US Pacific Command Launches Fuel Cell Test Fleet

Last week in Honolulu, the four major branches of the U.S. military unveiled the “world’s first military fleet of fuel cell vehicles,” comprised of 16 General Motors vehicles.

Hawaii’s ideal climate was chosen as a first step for vehicle evaluation and utilization of associated infrastructure prior to introduction of similar technology in other states, and in other types of vehicles, including potentially those for tactical purposes.

“Once the key hydrogen infrastructure elements are proven in Hawaii, other states can adopt a similar approach,” said Charles Freese, executive director of global fuel cell activities for General Motors, a founding partner of the Hawaii Hydrogen Initiative. “The military is paving the way, demonstrating the practicality and applicability of this technology.”

The vehicles are being paid for by the Army Tank Automotive Research Development Engineering Center (TARDEC), Office of Naval Research and Air Force Research Laboratories (ONR) and Air Force Research Laboratories (AFRL).

The fuel cell vehicles can travel up to 200 miles on a single charge, refuel in five minutes and produce zero emissions.

According to the official home page of the U.S. army, www.army.mil, the fielding of military fuel cell vehicles with the Army, Navy, Air Force and Marines is the latest effort by the Hawaii Hydrogen Initiative.

This organization, founded in December 2010 has the stated goal of “displacing petroleum imports by operating vehicles with renewable hydrogen,” and counts among its 13 sponsors GM, The U.S. Department of Energy, the U.S. Pacific Command, other government bodies, companies and universities.

The U.S. military has long been viewed as a driver of advanced-tech vehicle development, and is also experimenting with all other forms of clean energy alternatives.

“The Army continues to investigate technologies and partnerships that give the United States a decisive advantage,” said Lt. Gen. Francis J. Wiercinski, commanding general of U.S. Army, Pacific. “These fuel cell vehicles will help move the U.S. Army in the Pacific toward a sustainable path that reduces energy security challenges and strengthens our energy independence.”

GM


  • MrEnergyCzar

    Thanks for the article Jeff. You get back only half the energy you put in to crack hydrogen from water so the military is about the only entity that will use this poor fuel option. They are better off using the gas or electricity they would have used to make the hydrogen and use it directly in the vehicles as natural gas vehicles or electric vehicles.. This sends the wrong message.

    MrEnergyCzar

  • Max Reid

    Using Electricity & Heat, its possible to extract Hydrogen more efficiently and lets hope that affordable fuel cell vehicles will give us faster re-fuelling and longer range.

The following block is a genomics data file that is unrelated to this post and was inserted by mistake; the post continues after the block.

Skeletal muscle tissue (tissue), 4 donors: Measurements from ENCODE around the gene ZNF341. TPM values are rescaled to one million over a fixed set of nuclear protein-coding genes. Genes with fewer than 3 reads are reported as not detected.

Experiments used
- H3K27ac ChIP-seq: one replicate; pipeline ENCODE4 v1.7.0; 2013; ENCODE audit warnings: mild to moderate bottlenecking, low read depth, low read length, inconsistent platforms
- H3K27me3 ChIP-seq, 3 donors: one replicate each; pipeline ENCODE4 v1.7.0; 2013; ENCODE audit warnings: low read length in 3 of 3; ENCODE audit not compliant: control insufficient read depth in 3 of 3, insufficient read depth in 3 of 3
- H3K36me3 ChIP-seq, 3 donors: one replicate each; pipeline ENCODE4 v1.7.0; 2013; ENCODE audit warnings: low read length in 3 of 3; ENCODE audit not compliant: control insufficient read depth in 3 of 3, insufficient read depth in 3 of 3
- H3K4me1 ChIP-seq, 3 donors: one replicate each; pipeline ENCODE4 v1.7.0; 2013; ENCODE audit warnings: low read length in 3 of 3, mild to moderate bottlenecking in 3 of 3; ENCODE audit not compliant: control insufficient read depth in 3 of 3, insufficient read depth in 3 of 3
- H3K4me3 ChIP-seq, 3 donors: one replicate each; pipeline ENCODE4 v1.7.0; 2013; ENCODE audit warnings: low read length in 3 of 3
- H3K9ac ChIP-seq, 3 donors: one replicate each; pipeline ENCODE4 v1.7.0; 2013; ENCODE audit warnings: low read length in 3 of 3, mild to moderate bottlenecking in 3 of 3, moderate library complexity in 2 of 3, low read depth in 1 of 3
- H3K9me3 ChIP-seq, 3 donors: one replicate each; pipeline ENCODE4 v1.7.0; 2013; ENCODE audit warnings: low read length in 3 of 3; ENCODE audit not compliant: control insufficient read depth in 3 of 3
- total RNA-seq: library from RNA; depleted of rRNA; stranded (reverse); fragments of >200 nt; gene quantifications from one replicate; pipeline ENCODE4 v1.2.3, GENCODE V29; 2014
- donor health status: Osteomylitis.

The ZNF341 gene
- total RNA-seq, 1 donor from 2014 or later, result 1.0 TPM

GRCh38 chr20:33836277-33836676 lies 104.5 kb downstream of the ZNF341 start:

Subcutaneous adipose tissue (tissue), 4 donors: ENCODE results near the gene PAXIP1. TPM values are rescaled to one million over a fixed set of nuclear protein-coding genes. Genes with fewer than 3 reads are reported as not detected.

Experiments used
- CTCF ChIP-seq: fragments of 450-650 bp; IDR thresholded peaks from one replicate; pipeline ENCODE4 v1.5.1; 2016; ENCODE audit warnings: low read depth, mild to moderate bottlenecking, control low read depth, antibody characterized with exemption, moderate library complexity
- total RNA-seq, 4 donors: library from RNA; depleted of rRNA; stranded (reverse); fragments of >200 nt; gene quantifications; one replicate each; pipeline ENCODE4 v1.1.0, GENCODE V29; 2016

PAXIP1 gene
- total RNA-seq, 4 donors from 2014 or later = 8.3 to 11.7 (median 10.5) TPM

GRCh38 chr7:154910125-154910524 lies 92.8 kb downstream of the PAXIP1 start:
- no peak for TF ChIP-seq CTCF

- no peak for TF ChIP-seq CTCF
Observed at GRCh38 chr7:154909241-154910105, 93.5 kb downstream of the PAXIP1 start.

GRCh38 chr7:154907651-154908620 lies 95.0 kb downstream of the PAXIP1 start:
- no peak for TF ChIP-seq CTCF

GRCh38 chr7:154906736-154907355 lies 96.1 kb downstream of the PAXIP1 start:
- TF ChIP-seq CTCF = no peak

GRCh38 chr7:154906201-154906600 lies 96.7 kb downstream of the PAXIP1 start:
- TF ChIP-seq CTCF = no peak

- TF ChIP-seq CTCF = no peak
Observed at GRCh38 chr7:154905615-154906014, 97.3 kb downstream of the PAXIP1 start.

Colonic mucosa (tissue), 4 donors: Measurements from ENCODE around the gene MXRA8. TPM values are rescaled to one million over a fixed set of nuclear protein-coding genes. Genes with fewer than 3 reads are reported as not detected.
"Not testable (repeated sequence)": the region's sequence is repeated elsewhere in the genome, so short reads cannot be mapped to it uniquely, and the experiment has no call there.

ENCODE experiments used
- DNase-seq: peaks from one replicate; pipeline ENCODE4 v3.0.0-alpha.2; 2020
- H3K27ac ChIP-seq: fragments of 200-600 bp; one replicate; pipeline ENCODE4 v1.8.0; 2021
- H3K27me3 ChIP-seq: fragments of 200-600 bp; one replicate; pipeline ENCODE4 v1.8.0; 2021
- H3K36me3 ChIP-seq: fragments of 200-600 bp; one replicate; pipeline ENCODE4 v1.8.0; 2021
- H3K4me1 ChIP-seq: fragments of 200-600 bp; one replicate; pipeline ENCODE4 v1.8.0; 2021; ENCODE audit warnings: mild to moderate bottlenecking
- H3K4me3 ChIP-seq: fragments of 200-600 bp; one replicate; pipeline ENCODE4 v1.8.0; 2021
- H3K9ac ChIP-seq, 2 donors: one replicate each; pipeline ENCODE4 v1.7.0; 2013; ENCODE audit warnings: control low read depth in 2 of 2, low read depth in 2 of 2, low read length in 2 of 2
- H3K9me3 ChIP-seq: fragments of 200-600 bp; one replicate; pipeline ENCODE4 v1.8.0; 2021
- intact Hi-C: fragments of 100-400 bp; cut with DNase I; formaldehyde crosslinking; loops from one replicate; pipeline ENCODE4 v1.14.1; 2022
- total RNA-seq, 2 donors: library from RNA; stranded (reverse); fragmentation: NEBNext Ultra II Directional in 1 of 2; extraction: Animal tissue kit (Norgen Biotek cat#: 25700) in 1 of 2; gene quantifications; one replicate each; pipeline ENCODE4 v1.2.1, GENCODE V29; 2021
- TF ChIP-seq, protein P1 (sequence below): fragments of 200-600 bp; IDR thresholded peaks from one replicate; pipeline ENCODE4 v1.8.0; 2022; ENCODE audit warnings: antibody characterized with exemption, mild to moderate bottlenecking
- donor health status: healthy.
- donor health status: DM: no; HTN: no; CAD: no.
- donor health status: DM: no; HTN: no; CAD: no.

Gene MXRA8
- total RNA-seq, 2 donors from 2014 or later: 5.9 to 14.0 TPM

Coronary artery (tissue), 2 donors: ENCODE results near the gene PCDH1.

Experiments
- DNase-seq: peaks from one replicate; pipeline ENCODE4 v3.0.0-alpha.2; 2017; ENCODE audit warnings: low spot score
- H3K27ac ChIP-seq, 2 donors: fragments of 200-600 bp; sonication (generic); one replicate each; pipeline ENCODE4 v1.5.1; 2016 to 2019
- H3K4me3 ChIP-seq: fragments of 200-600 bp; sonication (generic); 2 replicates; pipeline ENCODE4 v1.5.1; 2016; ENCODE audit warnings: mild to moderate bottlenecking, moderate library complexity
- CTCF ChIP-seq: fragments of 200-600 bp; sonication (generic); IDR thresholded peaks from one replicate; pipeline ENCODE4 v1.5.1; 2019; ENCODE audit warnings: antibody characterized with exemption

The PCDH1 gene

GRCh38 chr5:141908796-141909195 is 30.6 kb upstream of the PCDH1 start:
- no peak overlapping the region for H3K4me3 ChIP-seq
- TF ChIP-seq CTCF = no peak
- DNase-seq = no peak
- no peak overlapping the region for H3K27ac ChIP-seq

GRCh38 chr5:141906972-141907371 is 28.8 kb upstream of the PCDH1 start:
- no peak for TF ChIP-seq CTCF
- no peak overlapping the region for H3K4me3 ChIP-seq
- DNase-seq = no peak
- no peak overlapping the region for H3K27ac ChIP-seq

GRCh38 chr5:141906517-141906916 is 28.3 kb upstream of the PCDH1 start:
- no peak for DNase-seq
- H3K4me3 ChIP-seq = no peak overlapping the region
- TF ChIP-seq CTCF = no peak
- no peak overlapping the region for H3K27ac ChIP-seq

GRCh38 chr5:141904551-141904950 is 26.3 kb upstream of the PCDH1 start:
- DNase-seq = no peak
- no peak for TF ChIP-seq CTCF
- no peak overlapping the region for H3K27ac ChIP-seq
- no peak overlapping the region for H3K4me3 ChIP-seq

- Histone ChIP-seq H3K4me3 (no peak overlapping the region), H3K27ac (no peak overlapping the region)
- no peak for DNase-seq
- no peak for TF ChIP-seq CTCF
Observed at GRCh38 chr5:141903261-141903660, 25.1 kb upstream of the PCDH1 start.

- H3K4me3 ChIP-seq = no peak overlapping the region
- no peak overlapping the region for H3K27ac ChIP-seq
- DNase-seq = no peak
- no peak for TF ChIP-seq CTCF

• JJJSpawn

    Not necessarily a bad idea. Especially if they use technology like Cella’s that allows for storage of Hydrogen in a new less expensive way.

    http://www.cellaenergy.com/

  • Shines

    I must strongly agree with MrEnergyCzar. The vehicles are expensive and so is the cost of extracting hydrogen. There are many better, safer and cleaner ways to use energy.

  • jwishart

    The comments made by MrEnergyCzar and Shines are common by EV advocates. Nobody who supports fuel cell research will deny that there is an energy loss in producing hydrogen (although the 50% efficiency for electrolysis is an underestimate and the technology is improving–not to mention other methods of producing hydrogen that are being developed). And yes, the vehicles are currently more expensive (what prototype isn’t?)

    However, EV advocates who deny that fuel cells have a role to play in the transportation system omit the problems that EVs have in satisfying the needs of various applications. EVs are perfect for commuter vehicles. But vehicles that require long ranges (long-haul trucks) or have large energy demands (buses) are much more challenging for EVs. Adding battery capacity is expensive and makes the vehicle heavy. Adding hydrogen capacity is much easier. And even if you can make the case for adding battery capacity, you have the problem of charging. Setting aside the issues with getting three-phase AC power everywhere, even a Tesla Supercharger at 90 kW will take an hour to charge the largest Model S battery, let alone a bus battery that would likely be bigger. And constant fast charging means higher degradation.

    It’s important to understand that batteries and fuel cells are complementary technologies, not competing. Both have advantages and drawbacks. No fuel cell vehicle will be built without batteries because of regen braking and transient capability. And EVs simply cannot provide the solution for all transportation needs. Now, there may be other options like flow batteries that may be able to do it, but there is no reason to constantly knock down fuel cells whenever there is a post about them. This article is about technological advancement, yet there is something about fuel cells that draws so much criticism that it must be something other than just the efficiency losses.

  • alessandra

    These cars are really good for the army and I am sure that a lot of people will be interested in finding more information about them. I really like how these looks and I am sure that are very well equipped..for every difficult situation.
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